SCARECROW is a terrific choice for presenting at the Sydney Fringe and for producing at Blood Moon Theatre. Written by prolific American playwright Don Nigro, it is textually designed to be bare, claustrophobic, with the focus on character and relationships. As directed by Naomi Livingstone and Deborah Jones, this offering is bespoke to the tiny stage and has a brilliant performance at its heart.
We meet Rose and her daughter Cally. Never going out and probably feigning her illness, Rose has always had Cally to herself in the tiny house on the edge of a cornfield but the daughter is ripe for manipulation and sexual predation. Enter Nick. Shadowy and experienced in influencing pliable, inexperienced, naive young women, his agenda apparently reaches beyond just sex with the eager Cally, past the field’s scarecrow into the house itself. Continue reading SCARECROW: BESPOKE THEATRICALITY CREEPS AT BLOOD MOON THEATRE→
THAT EYE, THE SKY has been lovingly adapted from the Tim Winton novel and brought to the stage by Richard Roxburgh and Justin Monjo and directed by David Burrowes. It is beautifully, eloquently written and the show is extremely polished with an incredibly talented cast but the work is mostly cerebal and we feel distanced observers. The play asks the big questions about the nature of religion and the meaning of Life and Death.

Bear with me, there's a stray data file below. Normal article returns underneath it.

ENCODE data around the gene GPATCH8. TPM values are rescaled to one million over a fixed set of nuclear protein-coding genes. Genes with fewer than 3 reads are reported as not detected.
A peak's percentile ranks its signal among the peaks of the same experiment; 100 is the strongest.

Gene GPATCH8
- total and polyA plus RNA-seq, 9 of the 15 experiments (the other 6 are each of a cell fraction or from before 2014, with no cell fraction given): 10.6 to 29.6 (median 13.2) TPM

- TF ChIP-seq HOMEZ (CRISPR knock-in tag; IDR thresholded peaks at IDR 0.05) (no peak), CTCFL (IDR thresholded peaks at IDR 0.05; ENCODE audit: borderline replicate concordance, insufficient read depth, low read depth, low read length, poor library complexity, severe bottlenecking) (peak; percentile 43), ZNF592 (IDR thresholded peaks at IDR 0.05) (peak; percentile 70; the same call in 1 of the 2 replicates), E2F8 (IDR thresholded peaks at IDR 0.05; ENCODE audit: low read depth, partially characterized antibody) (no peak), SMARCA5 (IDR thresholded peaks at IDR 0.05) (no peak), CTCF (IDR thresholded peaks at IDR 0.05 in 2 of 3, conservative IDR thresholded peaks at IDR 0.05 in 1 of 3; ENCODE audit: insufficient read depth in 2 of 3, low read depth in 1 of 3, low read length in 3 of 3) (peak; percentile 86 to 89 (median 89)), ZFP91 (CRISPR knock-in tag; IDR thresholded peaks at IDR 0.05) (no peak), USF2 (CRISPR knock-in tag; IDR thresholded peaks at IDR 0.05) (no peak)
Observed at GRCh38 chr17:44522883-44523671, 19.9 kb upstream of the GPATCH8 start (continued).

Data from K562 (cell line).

ROUND HEADS AND PEAK HEADS is the fifth of six student productions that the Actors College of Theatre and Television (ACTT) is presenting to showcase the talents of their graduating Advanced Diploma acting students.
This play, a very clever political satire, had its premiere in a Danish-language production performed in November 1936. The piece is a work by the radical German playwright Bertolt Brecht, penned during the rise of Nazism, with the original German title being Die Rundköpfe und die Spitzköpfe. This production features the translation by Tom Kuhn.
Wherever and however you can find some love, some magic, in this difficult life, take it with open arms. That is the message that comes across in John Kolvenbach’s play, a love song with a bittersweet melody.
In LOVE SONG, Joan and Harry are a struggling young couple, trying to make ends meet. There is little joy or spontaneity in their life together. Joan also takes on the added responsibility of looking after, and being a carer, for her younger, very wayward brother, Beane. The suitably named Beane walks around in life as if he in a bad dream, living a bare, hand to mouth existence. And then, one day he meets a woman and his whole life changes, and these changes flow on to his sister….